Indoor and Outdoor Bird Aviaries – All You Need to Know
Budgies, Canaries and Finches are often referred to as aviary birds because they are well suited to life in an aviary. There are no surprises there.
However, aviaries come in all shapes and sizes, from relatively small cages that will fit in anyone’s front room, to huge, walk-in structures that can take up almost all of your garden.
So, how do you know which is right for you and your birds?
Obviously, this will depend on a number of factors, but the most important one is how many birds do you intend on getting.
If you only want a pair – and all cage and aviary birds should be kept in at least a pair, except Canaries – then a conventional, indoor bird cage, will probably suit your purpose well.
If, however, you expect your passion for cage and aviary birds to take off so to speak, it might be worth investing in a large, outdoor aviary to begin with. That way you won’t be paying twice – once for a small cage when you get your first birds, and then again for a large aviary when your flock increases.
Small Bird Aviary or Cage
Budgies, Canaries and Finches are energetic birds, so need a significant amount of space even when kept in small numbers. For a single bird, the minimum size we would recommend is 18 inches (46cm) wide, 18 inches deep (46cm) and ideally 24 inches (61cm) high.
Finches require a little more space, so we would recommend increasing the height to 30 inches (76cm). However, consider these measurements as guides only as your precise enclosure dimensions will be determined by what is available in your local pet shops or online. In reality, the bigger the enclosure the better, but as long as you treat these measurements as a minimum, your bird should be happy.
For two birds, the size should increase to around 40 inches (102cm) wide, 20 inches (51cm) deep and at least 32 inches (81cm) high.
Another incredibly important aspect of choosing the right enclosure is the distance between the bars. For Budgies, Canaries and Finches, they should be no further apart than half an inch, otherwise there is a risk of your bird getting its head trapped, which can lead to injury or even worse.
Other Factors Effecting Indoor Aviary Choice
Of course, there are other things that will affect your choice of cage. Budget for one, and we can only say on this point that you should buy the best and safest bird enclosure you can afford. Better quality enclosures offer better access for providing food and water, and for the all-important cleaning.
If your birds are to be kept indoors, does the enclosure fit into the space you have earmarked for it? Measure this before you make your choice. Birds should be kept in a room that people use a lot such as a front room or even kitchen. You don’t want the enclosure to be in the way because it doesn’t fit into the space you intended it to go, and you don’t want to put it in a room where no one goes, as this will not be good for your companion. Birds are social creatures after all, and crave interaction.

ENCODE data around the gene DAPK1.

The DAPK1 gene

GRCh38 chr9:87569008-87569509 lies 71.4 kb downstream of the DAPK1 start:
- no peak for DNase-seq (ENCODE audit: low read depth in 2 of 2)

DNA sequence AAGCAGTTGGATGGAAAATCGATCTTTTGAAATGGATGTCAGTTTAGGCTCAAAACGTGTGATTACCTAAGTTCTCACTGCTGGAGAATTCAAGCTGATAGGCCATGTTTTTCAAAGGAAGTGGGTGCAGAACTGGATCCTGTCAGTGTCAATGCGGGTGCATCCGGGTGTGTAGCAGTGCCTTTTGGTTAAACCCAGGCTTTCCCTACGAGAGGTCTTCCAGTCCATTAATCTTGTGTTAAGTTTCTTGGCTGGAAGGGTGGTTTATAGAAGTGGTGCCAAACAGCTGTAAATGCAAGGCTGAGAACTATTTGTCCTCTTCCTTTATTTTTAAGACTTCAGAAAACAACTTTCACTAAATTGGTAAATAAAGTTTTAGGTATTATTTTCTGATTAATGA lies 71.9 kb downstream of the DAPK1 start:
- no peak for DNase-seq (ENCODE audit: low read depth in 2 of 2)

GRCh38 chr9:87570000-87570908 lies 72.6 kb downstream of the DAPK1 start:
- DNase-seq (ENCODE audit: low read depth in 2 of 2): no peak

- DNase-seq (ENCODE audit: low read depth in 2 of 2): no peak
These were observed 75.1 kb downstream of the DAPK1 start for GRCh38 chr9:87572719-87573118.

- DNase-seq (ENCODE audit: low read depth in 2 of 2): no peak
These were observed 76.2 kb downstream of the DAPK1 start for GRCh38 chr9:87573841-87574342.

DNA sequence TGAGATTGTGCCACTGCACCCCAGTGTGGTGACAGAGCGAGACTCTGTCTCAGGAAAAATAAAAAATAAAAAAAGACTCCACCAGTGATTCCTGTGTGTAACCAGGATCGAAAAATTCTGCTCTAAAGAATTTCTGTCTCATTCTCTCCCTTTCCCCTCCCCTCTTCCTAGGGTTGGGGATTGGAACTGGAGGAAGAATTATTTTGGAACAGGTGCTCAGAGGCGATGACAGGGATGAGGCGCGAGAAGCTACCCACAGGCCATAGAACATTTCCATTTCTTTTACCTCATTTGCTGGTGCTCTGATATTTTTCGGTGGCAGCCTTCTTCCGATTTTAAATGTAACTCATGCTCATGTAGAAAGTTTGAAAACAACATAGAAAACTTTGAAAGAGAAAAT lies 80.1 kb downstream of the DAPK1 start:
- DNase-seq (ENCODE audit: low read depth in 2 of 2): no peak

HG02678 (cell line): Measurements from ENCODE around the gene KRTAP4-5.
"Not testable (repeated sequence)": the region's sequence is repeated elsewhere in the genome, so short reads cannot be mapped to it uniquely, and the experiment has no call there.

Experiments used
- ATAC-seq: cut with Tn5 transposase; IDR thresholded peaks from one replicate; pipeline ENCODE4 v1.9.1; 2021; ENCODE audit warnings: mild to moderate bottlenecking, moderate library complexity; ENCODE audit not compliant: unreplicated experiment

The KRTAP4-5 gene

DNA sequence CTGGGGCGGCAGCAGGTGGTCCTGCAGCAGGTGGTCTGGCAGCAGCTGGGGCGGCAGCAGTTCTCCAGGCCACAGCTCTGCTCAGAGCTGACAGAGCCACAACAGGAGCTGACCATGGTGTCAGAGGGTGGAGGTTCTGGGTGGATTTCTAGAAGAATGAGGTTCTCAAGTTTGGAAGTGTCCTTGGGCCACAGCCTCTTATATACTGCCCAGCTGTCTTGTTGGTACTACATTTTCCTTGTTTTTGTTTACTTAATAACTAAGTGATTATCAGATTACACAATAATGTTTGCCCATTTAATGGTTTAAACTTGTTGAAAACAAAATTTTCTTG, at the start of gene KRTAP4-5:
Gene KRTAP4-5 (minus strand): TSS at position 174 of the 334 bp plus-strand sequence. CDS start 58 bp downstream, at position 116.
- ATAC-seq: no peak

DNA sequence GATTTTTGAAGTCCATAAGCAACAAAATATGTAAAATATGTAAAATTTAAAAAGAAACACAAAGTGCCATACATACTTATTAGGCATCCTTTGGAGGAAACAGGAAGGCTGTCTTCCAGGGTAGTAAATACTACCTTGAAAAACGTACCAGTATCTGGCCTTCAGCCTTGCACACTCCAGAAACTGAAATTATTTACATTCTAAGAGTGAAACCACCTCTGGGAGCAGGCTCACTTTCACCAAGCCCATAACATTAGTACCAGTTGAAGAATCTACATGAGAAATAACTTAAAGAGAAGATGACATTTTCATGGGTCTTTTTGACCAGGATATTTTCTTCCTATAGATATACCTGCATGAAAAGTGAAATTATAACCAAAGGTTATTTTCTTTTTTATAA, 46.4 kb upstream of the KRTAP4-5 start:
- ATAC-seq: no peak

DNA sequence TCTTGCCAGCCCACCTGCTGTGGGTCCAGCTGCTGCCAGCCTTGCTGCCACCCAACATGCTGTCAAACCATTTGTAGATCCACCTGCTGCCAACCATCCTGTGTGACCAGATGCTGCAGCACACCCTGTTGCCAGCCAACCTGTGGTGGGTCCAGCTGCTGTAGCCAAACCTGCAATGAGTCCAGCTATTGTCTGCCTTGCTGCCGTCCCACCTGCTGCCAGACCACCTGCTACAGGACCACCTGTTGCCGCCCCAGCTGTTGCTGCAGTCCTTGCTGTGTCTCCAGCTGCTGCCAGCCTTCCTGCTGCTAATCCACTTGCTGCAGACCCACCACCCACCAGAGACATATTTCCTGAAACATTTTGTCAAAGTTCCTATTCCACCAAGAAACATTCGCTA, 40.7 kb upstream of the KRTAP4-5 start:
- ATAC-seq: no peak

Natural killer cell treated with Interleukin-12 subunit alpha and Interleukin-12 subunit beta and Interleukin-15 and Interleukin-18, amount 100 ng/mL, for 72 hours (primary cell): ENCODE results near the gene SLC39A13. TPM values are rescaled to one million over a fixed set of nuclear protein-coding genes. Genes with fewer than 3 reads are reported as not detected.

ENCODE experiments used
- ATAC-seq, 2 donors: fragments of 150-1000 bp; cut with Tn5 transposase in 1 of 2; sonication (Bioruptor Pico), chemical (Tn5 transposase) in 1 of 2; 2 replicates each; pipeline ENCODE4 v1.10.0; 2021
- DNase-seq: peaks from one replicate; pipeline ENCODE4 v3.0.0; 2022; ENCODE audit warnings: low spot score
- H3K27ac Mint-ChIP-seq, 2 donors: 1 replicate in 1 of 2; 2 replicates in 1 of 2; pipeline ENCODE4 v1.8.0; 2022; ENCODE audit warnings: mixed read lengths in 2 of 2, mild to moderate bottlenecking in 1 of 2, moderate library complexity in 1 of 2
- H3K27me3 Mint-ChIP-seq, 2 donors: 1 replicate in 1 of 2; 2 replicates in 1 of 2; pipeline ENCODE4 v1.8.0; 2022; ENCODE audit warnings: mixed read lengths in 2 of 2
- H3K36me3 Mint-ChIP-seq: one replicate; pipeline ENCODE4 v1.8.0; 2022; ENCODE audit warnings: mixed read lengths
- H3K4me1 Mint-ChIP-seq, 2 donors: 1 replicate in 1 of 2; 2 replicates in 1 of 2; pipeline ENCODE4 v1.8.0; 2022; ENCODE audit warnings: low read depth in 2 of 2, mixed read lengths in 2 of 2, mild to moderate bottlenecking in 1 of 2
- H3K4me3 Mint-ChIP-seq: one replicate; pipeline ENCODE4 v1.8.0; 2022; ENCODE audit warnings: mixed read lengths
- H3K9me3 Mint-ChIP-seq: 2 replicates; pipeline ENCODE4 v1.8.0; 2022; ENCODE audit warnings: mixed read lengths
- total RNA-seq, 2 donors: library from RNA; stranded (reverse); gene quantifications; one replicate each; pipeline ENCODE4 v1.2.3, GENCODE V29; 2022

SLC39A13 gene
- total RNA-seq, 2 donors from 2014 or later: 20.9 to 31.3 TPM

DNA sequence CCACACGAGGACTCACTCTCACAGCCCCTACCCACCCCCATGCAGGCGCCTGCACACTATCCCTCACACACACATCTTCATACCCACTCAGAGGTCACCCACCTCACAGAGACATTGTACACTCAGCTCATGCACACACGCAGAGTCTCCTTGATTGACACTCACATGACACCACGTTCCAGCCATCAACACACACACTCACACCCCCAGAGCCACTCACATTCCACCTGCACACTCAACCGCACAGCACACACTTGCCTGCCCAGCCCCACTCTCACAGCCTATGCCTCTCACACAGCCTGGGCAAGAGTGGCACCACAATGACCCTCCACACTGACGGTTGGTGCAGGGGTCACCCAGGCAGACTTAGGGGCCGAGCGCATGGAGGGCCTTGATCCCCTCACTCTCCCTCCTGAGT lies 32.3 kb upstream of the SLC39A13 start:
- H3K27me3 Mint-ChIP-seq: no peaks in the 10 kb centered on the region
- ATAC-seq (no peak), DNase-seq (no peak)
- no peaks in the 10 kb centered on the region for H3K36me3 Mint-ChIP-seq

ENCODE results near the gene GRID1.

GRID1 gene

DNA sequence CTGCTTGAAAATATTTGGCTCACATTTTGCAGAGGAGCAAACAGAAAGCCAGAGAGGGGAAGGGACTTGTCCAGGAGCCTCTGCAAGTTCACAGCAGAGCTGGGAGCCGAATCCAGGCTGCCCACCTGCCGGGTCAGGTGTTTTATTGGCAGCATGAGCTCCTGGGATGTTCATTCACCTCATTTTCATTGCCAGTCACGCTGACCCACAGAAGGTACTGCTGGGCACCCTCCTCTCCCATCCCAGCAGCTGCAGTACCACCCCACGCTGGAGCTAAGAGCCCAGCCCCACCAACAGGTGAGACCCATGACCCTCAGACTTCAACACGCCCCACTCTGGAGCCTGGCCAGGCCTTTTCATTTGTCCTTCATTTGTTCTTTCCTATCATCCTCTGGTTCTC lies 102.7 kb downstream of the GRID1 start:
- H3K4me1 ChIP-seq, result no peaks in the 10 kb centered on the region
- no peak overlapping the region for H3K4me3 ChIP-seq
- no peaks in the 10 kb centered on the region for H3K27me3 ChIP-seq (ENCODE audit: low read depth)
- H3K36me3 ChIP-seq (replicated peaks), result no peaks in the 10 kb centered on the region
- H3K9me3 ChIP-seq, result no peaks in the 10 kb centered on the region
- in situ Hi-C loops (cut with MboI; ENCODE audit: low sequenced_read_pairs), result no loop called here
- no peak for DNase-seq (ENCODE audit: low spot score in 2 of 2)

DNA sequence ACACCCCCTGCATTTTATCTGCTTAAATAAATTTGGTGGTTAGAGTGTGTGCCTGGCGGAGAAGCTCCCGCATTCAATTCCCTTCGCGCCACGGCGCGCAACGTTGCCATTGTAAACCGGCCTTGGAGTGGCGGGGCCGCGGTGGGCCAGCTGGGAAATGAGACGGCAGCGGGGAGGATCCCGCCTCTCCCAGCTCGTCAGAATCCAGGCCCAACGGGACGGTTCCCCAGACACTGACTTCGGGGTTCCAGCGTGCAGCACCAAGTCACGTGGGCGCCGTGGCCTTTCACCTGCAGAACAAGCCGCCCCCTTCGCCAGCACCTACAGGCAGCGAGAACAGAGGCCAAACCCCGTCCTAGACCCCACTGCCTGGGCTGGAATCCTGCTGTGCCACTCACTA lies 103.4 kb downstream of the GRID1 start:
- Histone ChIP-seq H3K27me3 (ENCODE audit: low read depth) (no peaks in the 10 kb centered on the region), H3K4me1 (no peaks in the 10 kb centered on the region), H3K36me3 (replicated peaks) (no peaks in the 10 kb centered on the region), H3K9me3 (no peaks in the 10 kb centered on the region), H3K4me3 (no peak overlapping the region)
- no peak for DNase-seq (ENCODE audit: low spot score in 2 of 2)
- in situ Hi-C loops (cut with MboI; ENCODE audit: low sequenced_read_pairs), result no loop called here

One final thing to mention – if you choose to keep one or two birds in enclosures of this size, it is essential that you allow them out to exercise whenever you can. Budgies, Canaries and Finches will happily call a small enclosure home and readily return to it, but they are birds after all, and should be given a chance to spread their wings and fly freely, which is beneficial to both their physical and their mental health.
If you’re intending on keeping a number of birds, then an outdoor aviary is likely to be your best option. This type of bird aviary is design to enable birds to fly around relatively freely, but still within the confines of the structure.
There are many on the market to choose from and simply Googling the phrase ‘bird aviary for sale’ will return products to suit all tastes and budgets, from simply wood and wire constructions to ornate structures made of expensive materials.
Unsurprisingly, the number of birds you own or want to own will dictate the minimum size of the aviary. However, as a rule of thumb, you should allow twice the length of the largest bird for every bird you intend to house in it, and at least half that in depth.
However, as with indoor aviaries, you should buy the biggest and safest aviary you can afford, because this will ensure your valued birds have as much flying room as possible, and, if you intend on growing your flock, you can do without replacing their housing.
Of course, if you’re fond of DIY, you can always build your own outdoor aviary. There are plenty of plans available from specialist pet shops or online, and this is one way of ensuring it fits perfectly into the place you have set aside for it. Building your own may even save you money compared to buying a ready-made enclosure.
Finally, it is incredibly important to consider aviary placement. Always place your outdoor aviary near to a house window, so you can keep a regular check on your birds and ensure they’re in good health. This will also enable you to see any predators approaching, such as cats, foxes, or rats. Even if your aviary is entirely secure, just the sight of these animals can cause your birds to panic and fly around erratically, and ultimately injure themselves.
Place the aviary where it will catch the sun. Birds love to sunbathe, and it is essential for bird’s to be able to make vitamin D. See our Ultimate Guide to Guide to Feeding Budgies, Canaries and Finches for more about nutrition. However, ensure that there is also shelter from the sun (and rain for that matter), as birds can overheat if left in direct sunlight with no escape.
Finally, never place your aviary under a tree. Trees can be great hiding places for predators and they block out sunlight. Also, wild birds perching or nesting in the branches above are likely to defecate on to your aviary, which could lead to disease in your flock.
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